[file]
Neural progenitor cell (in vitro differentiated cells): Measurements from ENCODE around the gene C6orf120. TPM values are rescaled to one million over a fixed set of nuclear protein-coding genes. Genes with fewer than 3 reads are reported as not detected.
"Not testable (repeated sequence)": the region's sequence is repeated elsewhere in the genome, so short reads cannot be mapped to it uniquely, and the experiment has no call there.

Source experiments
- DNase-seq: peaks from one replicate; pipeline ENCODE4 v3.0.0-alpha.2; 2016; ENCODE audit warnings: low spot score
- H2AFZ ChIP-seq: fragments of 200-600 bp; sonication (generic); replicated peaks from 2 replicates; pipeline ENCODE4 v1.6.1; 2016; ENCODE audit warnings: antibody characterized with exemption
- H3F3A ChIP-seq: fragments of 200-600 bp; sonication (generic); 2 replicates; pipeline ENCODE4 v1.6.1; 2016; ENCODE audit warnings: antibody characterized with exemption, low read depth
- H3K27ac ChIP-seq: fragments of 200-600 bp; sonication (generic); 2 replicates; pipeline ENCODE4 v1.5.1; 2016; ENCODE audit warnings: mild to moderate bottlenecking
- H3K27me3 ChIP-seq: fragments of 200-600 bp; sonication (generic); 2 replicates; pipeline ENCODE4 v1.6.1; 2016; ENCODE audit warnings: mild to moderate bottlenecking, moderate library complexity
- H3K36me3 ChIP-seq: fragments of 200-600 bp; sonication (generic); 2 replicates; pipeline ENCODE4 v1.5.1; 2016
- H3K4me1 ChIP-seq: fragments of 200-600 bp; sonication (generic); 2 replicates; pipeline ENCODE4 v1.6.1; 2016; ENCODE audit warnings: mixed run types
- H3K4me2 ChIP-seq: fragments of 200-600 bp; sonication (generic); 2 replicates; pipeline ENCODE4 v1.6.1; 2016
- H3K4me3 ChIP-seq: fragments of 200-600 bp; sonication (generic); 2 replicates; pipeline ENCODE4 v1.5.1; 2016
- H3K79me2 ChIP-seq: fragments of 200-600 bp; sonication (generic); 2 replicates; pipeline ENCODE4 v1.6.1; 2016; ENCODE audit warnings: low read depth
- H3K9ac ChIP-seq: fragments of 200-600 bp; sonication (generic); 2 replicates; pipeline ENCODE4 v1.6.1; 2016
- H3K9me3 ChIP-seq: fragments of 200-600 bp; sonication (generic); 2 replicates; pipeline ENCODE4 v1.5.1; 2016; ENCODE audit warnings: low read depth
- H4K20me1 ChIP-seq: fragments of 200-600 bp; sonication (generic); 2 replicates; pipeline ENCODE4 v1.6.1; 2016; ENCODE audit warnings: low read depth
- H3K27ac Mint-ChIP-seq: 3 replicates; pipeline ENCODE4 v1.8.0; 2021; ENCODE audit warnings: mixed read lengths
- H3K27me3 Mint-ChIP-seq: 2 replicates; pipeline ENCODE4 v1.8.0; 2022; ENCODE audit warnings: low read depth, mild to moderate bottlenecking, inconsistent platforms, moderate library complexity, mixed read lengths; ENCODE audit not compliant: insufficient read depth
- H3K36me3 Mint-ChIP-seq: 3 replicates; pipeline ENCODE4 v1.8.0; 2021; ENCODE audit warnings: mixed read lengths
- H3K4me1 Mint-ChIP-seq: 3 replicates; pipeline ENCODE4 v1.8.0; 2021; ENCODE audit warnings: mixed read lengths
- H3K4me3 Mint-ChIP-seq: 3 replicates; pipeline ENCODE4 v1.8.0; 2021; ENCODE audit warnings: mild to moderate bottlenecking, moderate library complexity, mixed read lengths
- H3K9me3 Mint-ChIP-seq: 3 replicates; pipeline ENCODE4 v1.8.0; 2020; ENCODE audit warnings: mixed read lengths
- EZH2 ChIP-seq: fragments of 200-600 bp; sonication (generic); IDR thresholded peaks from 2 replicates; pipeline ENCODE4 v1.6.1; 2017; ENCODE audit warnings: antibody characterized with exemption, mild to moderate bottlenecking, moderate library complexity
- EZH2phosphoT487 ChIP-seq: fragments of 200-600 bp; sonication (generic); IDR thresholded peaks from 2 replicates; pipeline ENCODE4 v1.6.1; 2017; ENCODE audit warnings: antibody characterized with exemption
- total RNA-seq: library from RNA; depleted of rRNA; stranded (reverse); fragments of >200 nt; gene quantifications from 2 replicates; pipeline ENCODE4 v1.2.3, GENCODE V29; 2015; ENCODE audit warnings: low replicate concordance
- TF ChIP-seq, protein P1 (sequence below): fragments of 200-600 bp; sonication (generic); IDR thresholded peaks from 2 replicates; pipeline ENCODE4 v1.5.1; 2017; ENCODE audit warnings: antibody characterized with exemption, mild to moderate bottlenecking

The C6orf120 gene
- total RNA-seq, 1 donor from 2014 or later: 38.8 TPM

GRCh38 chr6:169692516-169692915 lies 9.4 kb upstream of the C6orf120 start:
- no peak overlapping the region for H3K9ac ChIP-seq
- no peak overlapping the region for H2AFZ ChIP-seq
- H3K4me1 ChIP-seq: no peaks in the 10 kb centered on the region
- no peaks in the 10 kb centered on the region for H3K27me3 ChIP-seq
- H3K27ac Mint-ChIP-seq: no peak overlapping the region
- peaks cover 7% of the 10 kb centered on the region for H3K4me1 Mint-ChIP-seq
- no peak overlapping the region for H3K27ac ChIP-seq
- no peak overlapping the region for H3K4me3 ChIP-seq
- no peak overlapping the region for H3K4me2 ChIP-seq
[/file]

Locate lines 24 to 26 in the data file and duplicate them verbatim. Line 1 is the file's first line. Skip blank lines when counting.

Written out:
- EZH2phosphoT487 ChIP-seq: fragments of 200-600 bp; sonication (generic); IDR thresholded peaks from 2 replicates; pipeline ENCODE4 v1.6.1; 2017; ENCODE audit warnings: antibody characterized with exemption
- total RNA-seq: library from RNA; depleted of rRNA; stranded (reverse); fragments of >200 nt; gene quantifications from 2 replicates; pipeline ENCODE4 v1.2.3, GENCODE V29; 2015; ENCODE audit warnings: low replicate concordance
- TF ChIP-seq, protein P1 (sequence below): fragments of 200-600 bp; sonication (generic); IDR thresholded peaks from 2 replicates; pipeline ENCODE4 v1.5.1; 2017; ENCODE audit warnings: antibody characterized with exemption, mild to moderate bottlenecking